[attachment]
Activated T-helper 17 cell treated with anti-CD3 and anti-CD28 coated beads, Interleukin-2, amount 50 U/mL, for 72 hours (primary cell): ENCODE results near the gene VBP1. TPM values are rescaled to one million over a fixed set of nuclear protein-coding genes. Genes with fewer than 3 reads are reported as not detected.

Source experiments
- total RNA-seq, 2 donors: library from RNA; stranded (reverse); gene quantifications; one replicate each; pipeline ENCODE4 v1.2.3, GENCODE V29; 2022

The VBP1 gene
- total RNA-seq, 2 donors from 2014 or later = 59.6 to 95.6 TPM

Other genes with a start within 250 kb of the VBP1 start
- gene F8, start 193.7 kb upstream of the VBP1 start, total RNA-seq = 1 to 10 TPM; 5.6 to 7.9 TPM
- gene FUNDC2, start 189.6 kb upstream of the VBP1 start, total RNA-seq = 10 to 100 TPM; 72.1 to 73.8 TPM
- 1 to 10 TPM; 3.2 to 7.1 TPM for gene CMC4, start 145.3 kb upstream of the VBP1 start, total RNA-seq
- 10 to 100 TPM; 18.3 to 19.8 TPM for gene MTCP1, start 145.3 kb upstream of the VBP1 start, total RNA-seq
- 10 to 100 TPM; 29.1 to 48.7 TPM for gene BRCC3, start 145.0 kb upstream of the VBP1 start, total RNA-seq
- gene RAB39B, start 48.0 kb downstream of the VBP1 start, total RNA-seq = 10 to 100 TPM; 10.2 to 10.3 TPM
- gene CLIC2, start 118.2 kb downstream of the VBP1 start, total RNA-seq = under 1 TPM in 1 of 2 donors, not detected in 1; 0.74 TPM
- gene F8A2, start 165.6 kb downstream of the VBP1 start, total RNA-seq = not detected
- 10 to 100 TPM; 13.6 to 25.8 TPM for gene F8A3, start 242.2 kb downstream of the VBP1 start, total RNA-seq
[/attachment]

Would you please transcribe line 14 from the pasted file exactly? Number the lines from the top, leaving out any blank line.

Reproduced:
- gene F8A2, start 165.6 kb downstream of the VBP1 start, total RNA-seq = not detected